In F 15 I have illustrated a mold 26 and a line of matrices for producing the rule guide projections 17. In this case a sutlicient number of blank matrices oi suitable thickness are assembled to produce the blank surfaces of the slug between the projection 17, and for producing the projections I arrange a thin matrix 3%!- in the line of matrices. This matrix is provided with a notch 35 in one edge, and I assemble with this matrix a thin blank matrix 36, one at each side, which blank matrices close the sides of the notch and produce a pocket adapted to cast one of the projections 17 on a slugt'ormed in the mold 26.

In producing a slug of this kind I usually provide a single projection where I use the rule 9 and two associated projections when I use the wider base rule 7.

To produce the pair of spaced projections for the wider rule 7 I arrange two of the matrices 34 spaced apart by a. blank matrix 37 of a thickness suiiicient to provide the proper distance between the pro jections, as shown in Fig. 16.

For the purpose of securing the vertical rules on the vertical slugs 3 oi? the heading I provide means for making rule holding ribs 38 and 39 on the vertical slugs. The ribs 38 are rigid and are adapted to contact with the fiat side 21 of the rule 9, and the rib 39 is thin and bendable and is adapted to be bent down upon the inclined face of the rule 9.

To hold the rule 7 in place I make both the ribs between which it is placed the bendable kind, spaced apart to receive the rule 7 between them.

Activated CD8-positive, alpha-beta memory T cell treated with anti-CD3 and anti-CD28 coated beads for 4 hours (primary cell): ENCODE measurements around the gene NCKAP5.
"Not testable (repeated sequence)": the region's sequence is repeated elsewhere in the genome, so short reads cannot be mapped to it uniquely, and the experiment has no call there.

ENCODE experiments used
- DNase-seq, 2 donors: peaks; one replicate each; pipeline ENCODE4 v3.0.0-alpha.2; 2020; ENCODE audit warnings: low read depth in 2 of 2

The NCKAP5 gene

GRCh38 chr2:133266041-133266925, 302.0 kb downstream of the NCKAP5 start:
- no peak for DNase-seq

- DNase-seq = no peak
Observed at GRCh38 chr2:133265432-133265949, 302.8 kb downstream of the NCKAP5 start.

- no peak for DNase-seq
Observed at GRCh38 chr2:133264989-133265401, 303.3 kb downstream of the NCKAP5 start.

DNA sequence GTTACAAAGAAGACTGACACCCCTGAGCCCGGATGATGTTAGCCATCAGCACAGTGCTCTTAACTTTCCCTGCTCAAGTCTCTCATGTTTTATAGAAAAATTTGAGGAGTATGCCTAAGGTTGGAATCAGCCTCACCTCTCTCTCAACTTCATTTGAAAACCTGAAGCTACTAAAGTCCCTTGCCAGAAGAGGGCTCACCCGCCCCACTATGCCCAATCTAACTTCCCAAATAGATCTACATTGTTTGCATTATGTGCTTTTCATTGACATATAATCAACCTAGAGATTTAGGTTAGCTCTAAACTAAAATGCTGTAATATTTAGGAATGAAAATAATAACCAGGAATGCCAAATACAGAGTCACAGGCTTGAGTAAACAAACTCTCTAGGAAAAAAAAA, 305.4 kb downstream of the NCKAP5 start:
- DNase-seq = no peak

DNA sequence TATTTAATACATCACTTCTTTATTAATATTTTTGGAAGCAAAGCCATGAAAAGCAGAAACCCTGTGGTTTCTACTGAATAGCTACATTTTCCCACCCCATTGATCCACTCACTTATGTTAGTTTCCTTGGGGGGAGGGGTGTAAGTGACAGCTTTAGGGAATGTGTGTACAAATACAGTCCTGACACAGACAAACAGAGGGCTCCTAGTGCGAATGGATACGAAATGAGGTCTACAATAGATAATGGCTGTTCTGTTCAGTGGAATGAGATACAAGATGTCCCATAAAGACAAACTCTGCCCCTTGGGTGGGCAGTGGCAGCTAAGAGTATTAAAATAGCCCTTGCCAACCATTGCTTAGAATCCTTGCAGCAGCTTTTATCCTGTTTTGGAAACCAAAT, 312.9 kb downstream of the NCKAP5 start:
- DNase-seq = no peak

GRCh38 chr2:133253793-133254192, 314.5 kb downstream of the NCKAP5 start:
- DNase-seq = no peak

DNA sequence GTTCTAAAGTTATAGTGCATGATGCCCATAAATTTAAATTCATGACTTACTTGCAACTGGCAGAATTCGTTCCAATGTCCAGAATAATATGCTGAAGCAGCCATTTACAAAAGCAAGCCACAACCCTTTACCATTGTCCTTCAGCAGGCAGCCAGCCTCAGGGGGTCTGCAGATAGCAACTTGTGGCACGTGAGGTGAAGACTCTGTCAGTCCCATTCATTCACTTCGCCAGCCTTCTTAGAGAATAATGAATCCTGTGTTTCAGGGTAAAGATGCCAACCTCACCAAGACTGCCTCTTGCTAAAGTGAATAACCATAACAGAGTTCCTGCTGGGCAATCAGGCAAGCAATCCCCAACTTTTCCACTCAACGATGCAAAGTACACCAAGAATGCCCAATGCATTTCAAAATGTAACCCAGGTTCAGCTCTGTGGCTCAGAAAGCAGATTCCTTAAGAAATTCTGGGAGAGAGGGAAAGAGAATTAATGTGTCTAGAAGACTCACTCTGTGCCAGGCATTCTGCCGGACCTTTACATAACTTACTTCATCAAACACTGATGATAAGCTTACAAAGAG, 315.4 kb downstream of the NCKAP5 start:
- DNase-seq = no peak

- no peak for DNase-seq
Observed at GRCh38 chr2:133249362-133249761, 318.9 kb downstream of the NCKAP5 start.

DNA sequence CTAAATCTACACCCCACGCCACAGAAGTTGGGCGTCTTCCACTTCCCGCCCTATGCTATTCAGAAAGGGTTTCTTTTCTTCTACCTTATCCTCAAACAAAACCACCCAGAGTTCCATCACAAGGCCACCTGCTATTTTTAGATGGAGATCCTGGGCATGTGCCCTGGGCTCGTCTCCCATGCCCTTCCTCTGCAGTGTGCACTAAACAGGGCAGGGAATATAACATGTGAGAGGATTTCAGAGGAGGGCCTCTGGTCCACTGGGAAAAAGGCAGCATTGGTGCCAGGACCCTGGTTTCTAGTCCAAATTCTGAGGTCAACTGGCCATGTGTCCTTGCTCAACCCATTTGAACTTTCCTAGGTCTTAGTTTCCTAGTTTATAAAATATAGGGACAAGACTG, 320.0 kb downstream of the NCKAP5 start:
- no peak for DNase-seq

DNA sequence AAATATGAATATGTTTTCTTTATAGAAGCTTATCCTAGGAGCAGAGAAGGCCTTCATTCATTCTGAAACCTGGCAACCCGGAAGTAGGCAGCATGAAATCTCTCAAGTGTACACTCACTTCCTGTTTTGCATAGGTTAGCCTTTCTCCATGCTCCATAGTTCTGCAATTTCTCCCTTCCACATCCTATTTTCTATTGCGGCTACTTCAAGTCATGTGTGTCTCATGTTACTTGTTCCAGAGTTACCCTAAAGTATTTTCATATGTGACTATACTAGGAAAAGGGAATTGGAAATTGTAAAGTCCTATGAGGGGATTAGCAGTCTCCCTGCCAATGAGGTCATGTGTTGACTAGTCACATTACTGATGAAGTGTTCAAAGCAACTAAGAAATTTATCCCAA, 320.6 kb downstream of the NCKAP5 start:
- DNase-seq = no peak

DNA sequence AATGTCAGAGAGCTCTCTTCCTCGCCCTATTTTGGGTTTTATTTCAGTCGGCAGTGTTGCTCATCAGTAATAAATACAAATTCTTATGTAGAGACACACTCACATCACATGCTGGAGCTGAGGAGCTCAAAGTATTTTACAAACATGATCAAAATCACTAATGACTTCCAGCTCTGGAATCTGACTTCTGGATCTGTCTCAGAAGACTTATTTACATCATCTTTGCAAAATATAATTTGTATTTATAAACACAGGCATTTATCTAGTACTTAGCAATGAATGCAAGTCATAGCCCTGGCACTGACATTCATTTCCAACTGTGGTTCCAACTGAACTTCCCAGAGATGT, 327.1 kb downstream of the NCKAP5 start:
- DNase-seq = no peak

To-make slugs of this kind provided with these longitudinal ribs I provide a matrix block 40 in one face of which I mount a removable member 41 provided with longitudinal grooves 42 of a form to make the kind of ribs desired, either two bendable. as shown in Fig. 14. or one bendable and one rigid, as shown in Fig. 13.

In ruling a form of the kind shown in Fig. 1 the form having been prepared ready for the rules, I cut the rules of the proper length to extend from the top to the bottom of the form. Then I string onto the rule a sufficient number of? the anchors to properly hold it upon the main or lower part of the form. Then I separate the horizontal slugs sufiicient to admit the several anchors, and I lay the rule in place in the notches in the several cross rules and between the projections in the vertical slugs. After all the rules have thus been placed I press the slugs together in a proper chase, and firmly press, the rules down upon the level top surface of the form as the form is closed. Then I form the bendable ribs 39 down upon the inclined sides of the rules in the heading.

I now have a form which is provided with vertical rules which extend between the tabulated matter and up into the heading witl1- out a break at the joint between these two parts. The rules are held firmly in position and cannot work loose in the operation of the press, and cause damage.